Sunday, July 27, 2008

Amy's Quick Tips

I was in the single Catholic community in DC for a few years and during that time, I collected dating tips that I am passing on to you!

I helped coordinate a discussion group about Pope John Paul II's Love and Responsibility for a while at the Catholic Information Center, and through that experience, I was exposed to every Catholic dating book under the sun. Frankly, most of them were for beginners, idealistic, and written by people who had never closed the deal on a real life marriage. While they had some good insights, they sometimes lacked information that was applicable for women who were already established, educated, and maybe even been through a few relationships that did not lead to marriage.

I'll be adding to this quick tips check back soon...

Amy's Quick Tips:

Discern!: Make sure that you make a definitive decision on whether you are called to religious life or married life. Put a reasonable time limit on this process and give yourself parameters if you have been at this for a long time. This process should not take years! I not let this process take forever. God only lets us live this life for a limited amount of time, which means that we need to carefully manage our talents, gifts, dreams, and the vocation/life mission He has given each of us.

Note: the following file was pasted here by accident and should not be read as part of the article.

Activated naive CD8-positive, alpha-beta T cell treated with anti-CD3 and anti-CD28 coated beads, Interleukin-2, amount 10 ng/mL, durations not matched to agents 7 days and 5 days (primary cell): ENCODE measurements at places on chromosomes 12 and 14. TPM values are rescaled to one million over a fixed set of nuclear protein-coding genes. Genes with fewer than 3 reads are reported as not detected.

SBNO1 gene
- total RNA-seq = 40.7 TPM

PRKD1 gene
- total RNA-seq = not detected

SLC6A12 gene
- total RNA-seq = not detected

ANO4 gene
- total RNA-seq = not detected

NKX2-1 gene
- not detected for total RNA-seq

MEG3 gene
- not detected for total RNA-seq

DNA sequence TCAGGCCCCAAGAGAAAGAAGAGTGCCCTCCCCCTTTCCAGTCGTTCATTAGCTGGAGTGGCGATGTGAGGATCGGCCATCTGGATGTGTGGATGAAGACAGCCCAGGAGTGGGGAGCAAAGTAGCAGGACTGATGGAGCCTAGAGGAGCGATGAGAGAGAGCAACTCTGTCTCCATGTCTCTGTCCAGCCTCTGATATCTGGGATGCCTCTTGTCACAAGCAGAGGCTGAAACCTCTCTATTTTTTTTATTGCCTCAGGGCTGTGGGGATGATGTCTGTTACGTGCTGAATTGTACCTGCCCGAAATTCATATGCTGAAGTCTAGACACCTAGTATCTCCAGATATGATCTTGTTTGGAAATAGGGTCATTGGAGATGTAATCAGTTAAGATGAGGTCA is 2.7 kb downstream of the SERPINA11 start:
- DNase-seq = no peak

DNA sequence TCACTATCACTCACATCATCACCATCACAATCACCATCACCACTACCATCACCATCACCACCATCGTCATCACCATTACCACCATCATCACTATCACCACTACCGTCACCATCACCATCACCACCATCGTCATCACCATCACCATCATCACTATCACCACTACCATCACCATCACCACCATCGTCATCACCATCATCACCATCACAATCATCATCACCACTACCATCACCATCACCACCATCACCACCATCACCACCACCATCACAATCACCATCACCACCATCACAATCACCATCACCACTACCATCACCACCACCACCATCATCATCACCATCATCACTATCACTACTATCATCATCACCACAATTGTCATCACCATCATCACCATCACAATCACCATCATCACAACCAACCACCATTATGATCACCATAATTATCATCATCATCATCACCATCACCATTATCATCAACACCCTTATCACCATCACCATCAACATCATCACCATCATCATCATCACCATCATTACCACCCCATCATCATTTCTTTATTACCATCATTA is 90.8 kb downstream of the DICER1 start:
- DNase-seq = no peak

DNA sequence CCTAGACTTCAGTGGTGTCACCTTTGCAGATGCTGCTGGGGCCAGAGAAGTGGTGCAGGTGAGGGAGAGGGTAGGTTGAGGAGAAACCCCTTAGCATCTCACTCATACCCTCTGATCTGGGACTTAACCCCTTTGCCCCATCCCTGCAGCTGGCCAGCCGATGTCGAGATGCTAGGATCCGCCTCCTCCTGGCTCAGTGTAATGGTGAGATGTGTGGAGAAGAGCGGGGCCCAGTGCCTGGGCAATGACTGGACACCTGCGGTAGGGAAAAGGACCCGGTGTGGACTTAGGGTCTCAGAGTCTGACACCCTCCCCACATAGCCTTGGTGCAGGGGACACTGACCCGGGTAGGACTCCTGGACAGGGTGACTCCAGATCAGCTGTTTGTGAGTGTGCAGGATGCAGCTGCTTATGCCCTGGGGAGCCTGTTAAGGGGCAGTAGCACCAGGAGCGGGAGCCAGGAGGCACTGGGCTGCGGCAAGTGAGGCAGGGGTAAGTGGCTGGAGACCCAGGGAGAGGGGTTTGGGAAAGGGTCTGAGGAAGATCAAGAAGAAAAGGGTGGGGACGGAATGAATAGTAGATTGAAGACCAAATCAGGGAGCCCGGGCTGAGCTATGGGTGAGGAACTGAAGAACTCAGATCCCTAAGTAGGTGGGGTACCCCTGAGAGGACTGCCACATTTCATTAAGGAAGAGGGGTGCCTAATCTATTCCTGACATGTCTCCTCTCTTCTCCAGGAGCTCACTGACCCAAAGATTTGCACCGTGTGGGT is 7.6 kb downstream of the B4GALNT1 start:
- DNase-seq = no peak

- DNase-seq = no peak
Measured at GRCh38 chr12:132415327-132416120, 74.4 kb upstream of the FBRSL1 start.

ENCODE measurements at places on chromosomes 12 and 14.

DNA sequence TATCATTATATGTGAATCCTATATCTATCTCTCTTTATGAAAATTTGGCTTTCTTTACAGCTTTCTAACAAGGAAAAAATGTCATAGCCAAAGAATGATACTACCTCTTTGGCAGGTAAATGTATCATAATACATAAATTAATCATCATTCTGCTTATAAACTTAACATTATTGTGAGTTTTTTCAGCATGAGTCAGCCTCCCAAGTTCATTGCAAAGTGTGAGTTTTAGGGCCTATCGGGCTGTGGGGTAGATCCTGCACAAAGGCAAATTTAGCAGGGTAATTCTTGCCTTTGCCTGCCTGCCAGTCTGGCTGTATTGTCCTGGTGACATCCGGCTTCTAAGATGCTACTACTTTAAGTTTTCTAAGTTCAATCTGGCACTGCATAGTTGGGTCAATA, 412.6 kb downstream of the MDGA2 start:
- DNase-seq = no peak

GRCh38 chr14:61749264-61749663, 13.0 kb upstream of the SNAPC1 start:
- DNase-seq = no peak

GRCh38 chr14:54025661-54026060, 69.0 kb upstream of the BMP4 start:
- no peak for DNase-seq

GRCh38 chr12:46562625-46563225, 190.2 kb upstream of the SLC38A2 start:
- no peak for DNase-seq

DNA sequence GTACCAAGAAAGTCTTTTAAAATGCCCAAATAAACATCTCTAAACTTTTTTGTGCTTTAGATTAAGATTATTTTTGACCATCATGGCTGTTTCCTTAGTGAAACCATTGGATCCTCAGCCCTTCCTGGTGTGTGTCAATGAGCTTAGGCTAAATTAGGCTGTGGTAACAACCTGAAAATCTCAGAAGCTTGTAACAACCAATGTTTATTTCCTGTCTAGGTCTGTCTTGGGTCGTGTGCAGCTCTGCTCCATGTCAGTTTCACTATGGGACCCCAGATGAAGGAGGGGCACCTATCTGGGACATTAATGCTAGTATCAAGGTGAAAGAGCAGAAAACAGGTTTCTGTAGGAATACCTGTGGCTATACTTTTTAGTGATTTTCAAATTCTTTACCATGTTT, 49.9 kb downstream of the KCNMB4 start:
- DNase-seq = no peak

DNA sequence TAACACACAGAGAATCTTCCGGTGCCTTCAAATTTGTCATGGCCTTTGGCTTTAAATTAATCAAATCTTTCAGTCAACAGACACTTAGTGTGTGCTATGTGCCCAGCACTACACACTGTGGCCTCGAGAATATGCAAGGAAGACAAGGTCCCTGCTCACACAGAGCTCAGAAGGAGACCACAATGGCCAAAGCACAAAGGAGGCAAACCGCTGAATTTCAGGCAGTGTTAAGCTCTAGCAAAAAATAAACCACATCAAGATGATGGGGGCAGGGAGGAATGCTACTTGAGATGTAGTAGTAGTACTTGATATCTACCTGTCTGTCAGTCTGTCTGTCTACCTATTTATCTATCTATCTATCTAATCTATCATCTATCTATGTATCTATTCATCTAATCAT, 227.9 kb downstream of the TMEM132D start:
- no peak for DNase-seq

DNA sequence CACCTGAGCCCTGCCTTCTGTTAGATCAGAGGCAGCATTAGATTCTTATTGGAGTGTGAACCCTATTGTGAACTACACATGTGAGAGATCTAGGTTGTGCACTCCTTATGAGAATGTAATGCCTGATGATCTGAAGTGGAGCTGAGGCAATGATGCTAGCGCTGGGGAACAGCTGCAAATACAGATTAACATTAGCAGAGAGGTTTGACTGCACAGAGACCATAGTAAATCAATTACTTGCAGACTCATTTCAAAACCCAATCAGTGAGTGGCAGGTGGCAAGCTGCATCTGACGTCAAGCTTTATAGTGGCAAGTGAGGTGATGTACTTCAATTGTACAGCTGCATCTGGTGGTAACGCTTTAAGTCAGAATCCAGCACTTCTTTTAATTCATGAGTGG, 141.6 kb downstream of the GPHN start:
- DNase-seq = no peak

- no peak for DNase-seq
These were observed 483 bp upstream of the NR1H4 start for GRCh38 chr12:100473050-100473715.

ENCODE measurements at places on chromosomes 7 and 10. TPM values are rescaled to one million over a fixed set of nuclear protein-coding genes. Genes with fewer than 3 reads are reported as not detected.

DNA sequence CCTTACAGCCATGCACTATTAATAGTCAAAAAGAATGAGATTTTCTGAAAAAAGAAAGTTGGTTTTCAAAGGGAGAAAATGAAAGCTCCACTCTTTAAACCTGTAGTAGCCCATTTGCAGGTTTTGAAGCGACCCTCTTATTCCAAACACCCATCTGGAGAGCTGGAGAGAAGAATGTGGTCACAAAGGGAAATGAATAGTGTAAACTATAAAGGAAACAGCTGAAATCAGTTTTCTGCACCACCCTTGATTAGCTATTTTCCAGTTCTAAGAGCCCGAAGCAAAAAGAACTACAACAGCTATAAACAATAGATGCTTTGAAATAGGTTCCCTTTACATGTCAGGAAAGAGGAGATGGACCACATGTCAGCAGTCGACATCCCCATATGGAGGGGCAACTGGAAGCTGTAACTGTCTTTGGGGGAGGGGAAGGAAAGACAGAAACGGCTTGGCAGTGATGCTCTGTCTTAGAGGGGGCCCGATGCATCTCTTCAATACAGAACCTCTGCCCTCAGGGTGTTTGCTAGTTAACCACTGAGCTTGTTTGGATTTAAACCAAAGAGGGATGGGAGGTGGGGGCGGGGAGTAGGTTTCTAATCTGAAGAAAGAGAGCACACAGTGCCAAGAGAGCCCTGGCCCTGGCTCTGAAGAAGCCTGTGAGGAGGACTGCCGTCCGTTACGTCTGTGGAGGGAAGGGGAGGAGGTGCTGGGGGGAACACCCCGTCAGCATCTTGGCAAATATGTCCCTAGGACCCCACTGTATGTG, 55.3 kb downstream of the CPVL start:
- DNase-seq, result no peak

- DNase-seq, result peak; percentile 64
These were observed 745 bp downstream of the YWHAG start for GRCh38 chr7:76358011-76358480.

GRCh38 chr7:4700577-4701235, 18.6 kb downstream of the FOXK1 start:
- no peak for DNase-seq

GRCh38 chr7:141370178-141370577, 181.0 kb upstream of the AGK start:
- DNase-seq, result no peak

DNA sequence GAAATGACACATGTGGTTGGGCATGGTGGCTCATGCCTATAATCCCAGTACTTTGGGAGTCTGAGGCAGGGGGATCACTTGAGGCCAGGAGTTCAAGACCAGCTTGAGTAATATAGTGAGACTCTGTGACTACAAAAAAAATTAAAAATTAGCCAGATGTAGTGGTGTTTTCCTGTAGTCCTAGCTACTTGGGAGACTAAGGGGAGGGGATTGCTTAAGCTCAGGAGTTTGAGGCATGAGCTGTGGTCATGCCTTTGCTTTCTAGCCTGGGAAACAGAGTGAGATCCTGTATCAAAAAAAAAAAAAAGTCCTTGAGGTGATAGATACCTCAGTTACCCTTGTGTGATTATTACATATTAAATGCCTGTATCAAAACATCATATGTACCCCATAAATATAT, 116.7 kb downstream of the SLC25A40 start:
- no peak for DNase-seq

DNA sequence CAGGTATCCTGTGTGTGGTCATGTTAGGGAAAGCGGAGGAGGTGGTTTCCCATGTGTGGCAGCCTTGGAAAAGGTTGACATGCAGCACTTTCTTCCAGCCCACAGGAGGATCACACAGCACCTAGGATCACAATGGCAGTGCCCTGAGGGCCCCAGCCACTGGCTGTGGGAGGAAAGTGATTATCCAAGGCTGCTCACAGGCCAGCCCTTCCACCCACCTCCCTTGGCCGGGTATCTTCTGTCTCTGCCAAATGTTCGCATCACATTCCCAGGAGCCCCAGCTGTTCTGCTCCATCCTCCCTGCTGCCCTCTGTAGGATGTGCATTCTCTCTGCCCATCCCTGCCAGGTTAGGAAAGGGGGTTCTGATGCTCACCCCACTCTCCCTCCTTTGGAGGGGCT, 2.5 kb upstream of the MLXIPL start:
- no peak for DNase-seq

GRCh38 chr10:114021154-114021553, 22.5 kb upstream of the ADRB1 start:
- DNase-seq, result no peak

Take the Initiative: If you want to explore religious life, make an appointment for a retreat with a convent. If you are called to marriage, go to events and consider online dating sites. The point is: don’t just sit around watch TV.

Don’t Be a Perfectionist: If you are called to marriage, that does not mean waiting to find someone who is literally perfect. By being a perfectionist, you waste time, overlook nice guys, and risk missing the point of marriage altogether, which is patience, generosity, and compromise.